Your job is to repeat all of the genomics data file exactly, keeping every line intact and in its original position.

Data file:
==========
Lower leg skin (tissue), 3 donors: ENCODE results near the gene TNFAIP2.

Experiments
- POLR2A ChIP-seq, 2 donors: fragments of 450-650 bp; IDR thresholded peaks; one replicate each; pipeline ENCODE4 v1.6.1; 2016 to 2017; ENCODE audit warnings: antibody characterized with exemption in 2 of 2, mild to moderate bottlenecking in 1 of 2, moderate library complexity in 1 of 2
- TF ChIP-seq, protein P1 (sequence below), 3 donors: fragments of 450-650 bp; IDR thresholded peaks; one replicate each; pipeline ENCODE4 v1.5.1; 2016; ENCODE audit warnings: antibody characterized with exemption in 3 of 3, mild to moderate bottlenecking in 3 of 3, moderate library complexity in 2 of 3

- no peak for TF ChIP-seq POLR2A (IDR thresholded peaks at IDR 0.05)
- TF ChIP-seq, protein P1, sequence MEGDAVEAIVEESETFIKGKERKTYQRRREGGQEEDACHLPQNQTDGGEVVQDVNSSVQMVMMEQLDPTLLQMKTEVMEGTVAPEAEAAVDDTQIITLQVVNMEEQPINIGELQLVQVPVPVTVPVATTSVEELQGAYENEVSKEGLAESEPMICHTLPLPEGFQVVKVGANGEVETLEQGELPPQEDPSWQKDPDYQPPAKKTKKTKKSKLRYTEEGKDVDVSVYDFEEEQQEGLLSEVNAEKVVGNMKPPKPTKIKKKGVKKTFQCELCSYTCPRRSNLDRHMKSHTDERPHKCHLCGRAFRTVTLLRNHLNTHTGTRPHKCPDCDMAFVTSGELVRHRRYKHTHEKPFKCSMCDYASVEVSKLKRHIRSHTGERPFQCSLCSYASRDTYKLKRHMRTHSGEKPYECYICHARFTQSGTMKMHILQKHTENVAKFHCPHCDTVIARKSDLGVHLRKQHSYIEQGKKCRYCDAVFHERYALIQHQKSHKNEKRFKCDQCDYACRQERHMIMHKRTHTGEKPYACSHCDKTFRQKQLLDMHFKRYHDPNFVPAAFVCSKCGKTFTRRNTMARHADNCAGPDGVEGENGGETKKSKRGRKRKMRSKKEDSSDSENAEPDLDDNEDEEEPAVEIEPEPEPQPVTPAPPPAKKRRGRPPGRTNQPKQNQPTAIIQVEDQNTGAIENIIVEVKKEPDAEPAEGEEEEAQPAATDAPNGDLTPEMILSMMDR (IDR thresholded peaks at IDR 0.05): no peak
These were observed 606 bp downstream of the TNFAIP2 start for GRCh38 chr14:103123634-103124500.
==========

Lower leg skin (tissue), 3 donors: ENCODE results near the gene TNFAIP2.

Experiments
- POLR2A ChIP-seq, 2 donors: fragments of 450-650 bp; IDR thresholded peaks; one replicate each; pipeline ENCODE4 v1.6.1; 2016 to 2017; ENCODE audit warnings: antibody characterized with exemption in 2 of 2, mild to moderate bottlenecking in 1 of 2, moderate library complexity in 1 of 2
- TF ChIP-seq, protein P1 (sequence below), 3 donors: fragments of 450-650 bp; IDR thresholded peaks; one replicate each; pipeline ENCODE4 v1.5.1; 2016; ENCODE audit warnings: antibody characterized with exemption in 3 of 3, mild to moderate bottlenecking in 3 of 3, moderate library complexity in 2 of 3

- no peak for TF ChIP-seq POLR2A (IDR thresholded peaks at IDR 0.05)
- TF ChIP-seq, protein P1, sequence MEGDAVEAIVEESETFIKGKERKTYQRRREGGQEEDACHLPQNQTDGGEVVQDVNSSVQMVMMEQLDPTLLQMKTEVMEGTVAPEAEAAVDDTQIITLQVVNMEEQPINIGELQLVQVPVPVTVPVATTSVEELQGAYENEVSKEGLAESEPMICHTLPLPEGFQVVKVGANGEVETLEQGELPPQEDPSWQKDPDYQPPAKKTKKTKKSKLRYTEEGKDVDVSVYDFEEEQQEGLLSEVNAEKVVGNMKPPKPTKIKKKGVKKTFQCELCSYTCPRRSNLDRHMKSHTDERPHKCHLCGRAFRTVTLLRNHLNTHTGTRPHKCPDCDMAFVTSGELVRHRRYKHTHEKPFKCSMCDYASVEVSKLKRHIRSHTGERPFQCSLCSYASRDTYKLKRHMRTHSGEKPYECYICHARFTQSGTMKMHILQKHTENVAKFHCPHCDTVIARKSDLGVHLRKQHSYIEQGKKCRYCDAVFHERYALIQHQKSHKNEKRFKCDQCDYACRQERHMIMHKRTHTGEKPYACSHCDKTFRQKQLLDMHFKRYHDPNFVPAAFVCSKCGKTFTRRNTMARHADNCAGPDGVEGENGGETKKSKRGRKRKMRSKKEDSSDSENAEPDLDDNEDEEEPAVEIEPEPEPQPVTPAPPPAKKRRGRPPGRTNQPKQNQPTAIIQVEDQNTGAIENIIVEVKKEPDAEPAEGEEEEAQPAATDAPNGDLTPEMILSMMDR (IDR thresholded peaks at IDR 0.05): no peak
These were observed 606 bp downstream of the TNFAIP2 start for GRCh38 chr14:103123634-103124500.